• Redefining the phrase "Conspicuous Consumption" for Generation X. There was his infamous mansion, for starters. Then there were his expensive music videos, which set records at the time. Throw in the cars, the thoroughbred racehorses, an entourage that ballooned up to nearly 200 people at one point (allegedly, he would "hire" friends and relatives who needed a job to do nothing as a form of charity) and to top it all off, the gold chains for his Rottweilers. He had to file for bankruptcy in 1996 as a result of this, and he remains a symbol of living beyond one's means. This is referenced in Nelly's song "Country Grammar (Hot S**t)", where he talks about how he's going to "blow 30 mil like I'm Hammer."
    • Hammer's reputation been damaged to the point that he is today remembered as a one-hit wonder. Many younger audiences are shocked to discover that, not only did he have six top 40 hitsnote , but "U Can't Touch This" wasn't even his highest charting song on the Hot 100note .
  • MC Hammer's contemporary, Vanilla Ice, had what was then the fastest-selling hip-hop album ever with To the Extreme, and for a time "Ice Ice Baby" was as omnipresent as "U Can't Touch This". However, his film Cool as Ice bombed, his ganja-themed follow-up album Mind Blowin was a dud, and he soon fell into drug addiction and at one point tried to kill himself. Furthermore, he made a public mockery of himself by awkwardly denying that "Ice Ice Baby" sampled the main riff from "Under Pressure". Now, while he's back to recording new music (with Psychopathic Records!), and has made a small fortune flipping houses, of all things, to most people in America he is the punchline about white rappers.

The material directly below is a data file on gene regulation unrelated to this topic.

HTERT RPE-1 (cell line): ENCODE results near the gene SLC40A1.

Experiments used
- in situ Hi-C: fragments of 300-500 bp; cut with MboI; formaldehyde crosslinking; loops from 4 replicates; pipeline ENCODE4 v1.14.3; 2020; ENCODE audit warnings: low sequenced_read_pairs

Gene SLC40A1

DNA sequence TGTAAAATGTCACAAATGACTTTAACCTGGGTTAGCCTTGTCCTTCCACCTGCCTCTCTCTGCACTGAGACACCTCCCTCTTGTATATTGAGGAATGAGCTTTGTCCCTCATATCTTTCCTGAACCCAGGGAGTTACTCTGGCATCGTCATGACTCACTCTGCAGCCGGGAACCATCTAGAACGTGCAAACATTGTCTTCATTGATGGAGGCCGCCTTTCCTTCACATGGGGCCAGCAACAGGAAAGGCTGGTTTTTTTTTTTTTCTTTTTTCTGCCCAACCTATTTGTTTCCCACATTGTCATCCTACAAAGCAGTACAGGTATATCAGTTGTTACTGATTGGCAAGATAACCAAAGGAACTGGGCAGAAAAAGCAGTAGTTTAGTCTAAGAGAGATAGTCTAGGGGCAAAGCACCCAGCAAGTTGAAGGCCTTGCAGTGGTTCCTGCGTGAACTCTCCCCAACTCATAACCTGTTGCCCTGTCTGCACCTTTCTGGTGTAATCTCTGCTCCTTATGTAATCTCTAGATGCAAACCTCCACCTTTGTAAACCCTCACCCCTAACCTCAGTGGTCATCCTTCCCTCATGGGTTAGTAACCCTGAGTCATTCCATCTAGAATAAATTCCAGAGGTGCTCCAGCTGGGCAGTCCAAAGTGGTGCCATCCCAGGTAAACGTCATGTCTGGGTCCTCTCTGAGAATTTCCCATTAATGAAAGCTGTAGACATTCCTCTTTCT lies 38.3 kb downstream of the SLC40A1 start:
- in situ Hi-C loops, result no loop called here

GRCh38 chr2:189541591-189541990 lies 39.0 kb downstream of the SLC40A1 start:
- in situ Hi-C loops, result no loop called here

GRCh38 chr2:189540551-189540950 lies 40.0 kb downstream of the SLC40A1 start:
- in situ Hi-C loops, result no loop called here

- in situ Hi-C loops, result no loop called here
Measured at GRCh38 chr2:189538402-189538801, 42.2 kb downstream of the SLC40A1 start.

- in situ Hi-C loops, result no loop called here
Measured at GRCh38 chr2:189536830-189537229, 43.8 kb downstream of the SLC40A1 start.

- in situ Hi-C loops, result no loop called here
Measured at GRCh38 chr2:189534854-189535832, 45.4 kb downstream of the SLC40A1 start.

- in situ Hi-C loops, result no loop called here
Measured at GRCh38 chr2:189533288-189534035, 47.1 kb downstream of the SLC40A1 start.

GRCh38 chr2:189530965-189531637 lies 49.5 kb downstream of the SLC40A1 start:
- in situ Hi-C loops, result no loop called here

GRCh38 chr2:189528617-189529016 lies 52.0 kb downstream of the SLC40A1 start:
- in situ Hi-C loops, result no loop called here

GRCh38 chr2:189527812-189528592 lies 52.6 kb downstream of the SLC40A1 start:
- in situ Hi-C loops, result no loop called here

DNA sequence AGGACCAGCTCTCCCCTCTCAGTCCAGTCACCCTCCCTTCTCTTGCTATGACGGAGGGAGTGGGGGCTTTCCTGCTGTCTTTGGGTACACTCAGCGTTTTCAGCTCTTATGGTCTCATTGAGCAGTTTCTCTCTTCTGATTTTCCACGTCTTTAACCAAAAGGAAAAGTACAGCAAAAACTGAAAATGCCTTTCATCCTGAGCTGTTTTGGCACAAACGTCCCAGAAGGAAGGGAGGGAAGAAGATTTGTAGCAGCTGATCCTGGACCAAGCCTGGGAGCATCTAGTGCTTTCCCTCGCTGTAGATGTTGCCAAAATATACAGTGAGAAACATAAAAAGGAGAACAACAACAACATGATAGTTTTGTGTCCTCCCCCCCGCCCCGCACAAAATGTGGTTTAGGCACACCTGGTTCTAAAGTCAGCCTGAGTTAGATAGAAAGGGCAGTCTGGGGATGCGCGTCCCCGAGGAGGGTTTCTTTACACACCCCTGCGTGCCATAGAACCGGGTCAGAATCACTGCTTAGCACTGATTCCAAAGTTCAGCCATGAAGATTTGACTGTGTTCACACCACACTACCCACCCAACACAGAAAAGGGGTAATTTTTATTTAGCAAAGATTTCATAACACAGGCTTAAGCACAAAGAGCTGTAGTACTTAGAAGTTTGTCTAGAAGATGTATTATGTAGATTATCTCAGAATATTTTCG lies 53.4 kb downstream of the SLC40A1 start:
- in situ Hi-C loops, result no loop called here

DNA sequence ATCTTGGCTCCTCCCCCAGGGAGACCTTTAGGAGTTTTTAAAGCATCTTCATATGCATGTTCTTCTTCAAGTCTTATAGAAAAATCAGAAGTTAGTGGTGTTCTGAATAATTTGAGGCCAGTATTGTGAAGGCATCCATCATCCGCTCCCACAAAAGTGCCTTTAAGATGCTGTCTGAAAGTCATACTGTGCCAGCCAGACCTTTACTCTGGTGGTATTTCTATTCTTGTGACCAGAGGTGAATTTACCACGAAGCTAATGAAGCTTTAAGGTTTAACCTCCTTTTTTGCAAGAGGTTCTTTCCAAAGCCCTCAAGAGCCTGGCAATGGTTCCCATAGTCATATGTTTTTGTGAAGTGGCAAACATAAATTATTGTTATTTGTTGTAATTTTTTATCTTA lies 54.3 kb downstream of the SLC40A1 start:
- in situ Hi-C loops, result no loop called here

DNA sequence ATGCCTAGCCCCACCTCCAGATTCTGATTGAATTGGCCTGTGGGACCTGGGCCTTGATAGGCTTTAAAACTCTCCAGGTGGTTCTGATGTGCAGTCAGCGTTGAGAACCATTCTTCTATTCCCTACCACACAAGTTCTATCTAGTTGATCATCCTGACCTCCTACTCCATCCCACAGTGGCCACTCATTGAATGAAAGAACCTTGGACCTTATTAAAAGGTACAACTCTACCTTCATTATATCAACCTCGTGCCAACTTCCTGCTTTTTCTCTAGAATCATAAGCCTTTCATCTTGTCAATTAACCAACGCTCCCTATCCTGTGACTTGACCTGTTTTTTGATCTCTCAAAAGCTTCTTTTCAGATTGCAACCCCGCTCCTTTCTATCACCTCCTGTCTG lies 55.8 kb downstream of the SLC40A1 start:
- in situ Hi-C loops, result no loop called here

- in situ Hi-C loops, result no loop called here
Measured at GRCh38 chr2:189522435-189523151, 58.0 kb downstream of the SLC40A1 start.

• Beavis and Butt-Head glaring in disgust when the video for "Ice Ice Baby" came on and then abruptly switching channels probably sealed the deal. (They would do the same thing with Milli Vanilli — see their entry below for further details.)
  • 50 Cent was one of the hottest rappers of the early 21st century. His 2003 debut Get Rich or Die Tryin' was one of the most popular rap albums of all time (more than 8 million albums sold in the United States alone), and thanks to his business savvy, he appeared to be on top of the world. Unfortunately, however, his rap career steadily declined not long after, thanks to both a polarizing fan reaction to his second album The Massacre and his rather pretentious, over-the-top public demeanor.

    The latter in particular seriously damaged his music career in 2007, when it was revealed that Kanye West would release his third album Graduation on the same day 50 released his third album Curtis. This led him to boastfully declare that if Kanye's album sold more copies than his, he would officially retire from rapping. Sure enough, Graduation outsold Curtis by a landslide, and while 50 hastily retracted his declaration, the damage had already been done. His most recent album, 2009's Before I Self Destruct, garnered mediocre reviews and just barely managed to reach Gold certification, and his follow-up Animal Ambition was stuck in Development Hell before being released in 2014 and subsequently flopping. While Get Rich or Die Tryin' is still highly regarded by professional critics and hip hop fans, 50 Cent is not nearly as popular as he once was, and now he seems to be concentrating more on acting than his music career.